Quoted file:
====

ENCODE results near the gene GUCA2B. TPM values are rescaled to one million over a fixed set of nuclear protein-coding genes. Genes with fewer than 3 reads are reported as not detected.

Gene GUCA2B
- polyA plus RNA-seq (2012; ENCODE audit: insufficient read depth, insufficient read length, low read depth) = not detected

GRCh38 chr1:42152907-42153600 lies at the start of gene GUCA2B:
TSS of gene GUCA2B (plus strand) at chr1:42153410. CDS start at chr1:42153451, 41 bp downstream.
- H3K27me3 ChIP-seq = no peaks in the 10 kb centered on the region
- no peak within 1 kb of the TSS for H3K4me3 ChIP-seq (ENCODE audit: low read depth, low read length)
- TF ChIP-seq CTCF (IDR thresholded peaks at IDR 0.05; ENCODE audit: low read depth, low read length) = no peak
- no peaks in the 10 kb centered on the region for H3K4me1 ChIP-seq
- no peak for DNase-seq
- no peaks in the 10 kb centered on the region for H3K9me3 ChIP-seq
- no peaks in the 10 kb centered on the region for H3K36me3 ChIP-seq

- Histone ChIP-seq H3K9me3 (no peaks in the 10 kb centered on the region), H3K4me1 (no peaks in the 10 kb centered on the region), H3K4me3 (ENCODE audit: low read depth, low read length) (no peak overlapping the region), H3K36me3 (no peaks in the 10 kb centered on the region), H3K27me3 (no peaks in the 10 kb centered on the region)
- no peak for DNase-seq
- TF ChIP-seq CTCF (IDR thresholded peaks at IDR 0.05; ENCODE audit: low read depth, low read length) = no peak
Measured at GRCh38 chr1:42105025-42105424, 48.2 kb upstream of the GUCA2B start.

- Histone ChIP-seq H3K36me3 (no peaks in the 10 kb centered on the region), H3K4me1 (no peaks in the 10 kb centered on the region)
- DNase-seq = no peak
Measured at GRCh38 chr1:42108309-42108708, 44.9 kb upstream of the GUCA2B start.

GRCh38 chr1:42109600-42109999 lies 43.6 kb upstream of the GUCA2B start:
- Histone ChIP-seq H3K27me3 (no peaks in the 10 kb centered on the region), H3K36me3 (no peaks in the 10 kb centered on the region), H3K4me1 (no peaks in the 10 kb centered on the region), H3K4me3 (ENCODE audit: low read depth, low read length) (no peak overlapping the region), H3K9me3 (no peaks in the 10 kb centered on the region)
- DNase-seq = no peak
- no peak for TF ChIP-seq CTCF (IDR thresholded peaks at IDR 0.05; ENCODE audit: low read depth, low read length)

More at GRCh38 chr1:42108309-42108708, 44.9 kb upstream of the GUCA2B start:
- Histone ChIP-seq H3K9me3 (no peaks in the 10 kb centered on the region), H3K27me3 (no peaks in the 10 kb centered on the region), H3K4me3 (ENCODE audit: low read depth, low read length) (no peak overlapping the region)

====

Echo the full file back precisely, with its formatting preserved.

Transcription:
ENCODE results near the gene GUCA2B. TPM values are rescaled to one million over a fixed set of nuclear protein-coding genes. Genes with fewer than 3 reads are reported as not detected.

Gene GUCA2B
- polyA plus RNA-seq (2012; ENCODE audit: insufficient read depth, insufficient read length, low read depth) = not detected

GRCh38 chr1:42152907-42153600 lies at the start of gene GUCA2B:
TSS of gene GUCA2B (plus strand) at chr1:42153410. CDS start at chr1:42153451, 41 bp downstream.
- H3K27me3 ChIP-seq = no peaks in the 10 kb centered on the region
- no peak within 1 kb of the TSS for H3K4me3 ChIP-seq (ENCODE audit: low read depth, low read length)
- TF ChIP-seq CTCF (IDR thresholded peaks at IDR 0.05; ENCODE audit: low read depth, low read length) = no peak
- no peaks in the 10 kb centered on the region for H3K4me1 ChIP-seq
- no peak for DNase-seq
- no peaks in the 10 kb centered on the region for H3K9me3 ChIP-seq
- no peaks in the 10 kb centered on the region for H3K36me3 ChIP-seq

- Histone ChIP-seq H3K9me3 (no peaks in the 10 kb centered on the region), H3K4me1 (no peaks in the 10 kb centered on the region), H3K4me3 (ENCODE audit: low read depth, low read length) (no peak overlapping the region), H3K36me3 (no peaks in the 10 kb centered on the region), H3K27me3 (no peaks in the 10 kb centered on the region)
- no peak for DNase-seq
- TF ChIP-seq CTCF (IDR thresholded peaks at IDR 0.05; ENCODE audit: low read depth, low read length) = no peak
Measured at GRCh38 chr1:42105025-42105424, 48.2 kb upstream of the GUCA2B start.

- Histone ChIP-seq H3K36me3 (no peaks in the 10 kb centered on the region), H3K4me1 (no peaks in the 10 kb centered on the region)
- DNase-seq = no peak
Measured at GRCh38 chr1:42108309-42108708, 44.9 kb upstream of the GUCA2B start.

GRCh38 chr1:42109600-42109999 lies 43.6 kb upstream of the GUCA2B start:
- Histone ChIP-seq H3K27me3 (no peaks in the 10 kb centered on the region), H3K36me3 (no peaks in the 10 kb centered on the region), H3K4me1 (no peaks in the 10 kb centered on the region), H3K4me3 (ENCODE audit: low read depth, low read length) (no peak overlapping the region), H3K9me3 (no peaks in the 10 kb centered on the region)
- DNase-seq = no peak
- no peak for TF ChIP-seq CTCF (IDR thresholded peaks at IDR 0.05; ENCODE audit: low read depth, low read length)

More at GRCh38 chr1:42108309-42108708, 44.9 kb upstream of the GUCA2B start:
- Histone ChIP-seq H3K9me3 (no peaks in the 10 kb centered on the region), H3K27me3 (no peaks in the 10 kb centered on the region), H3K4me3 (ENCODE audit: low read depth, low read length) (no peak overlapping the region)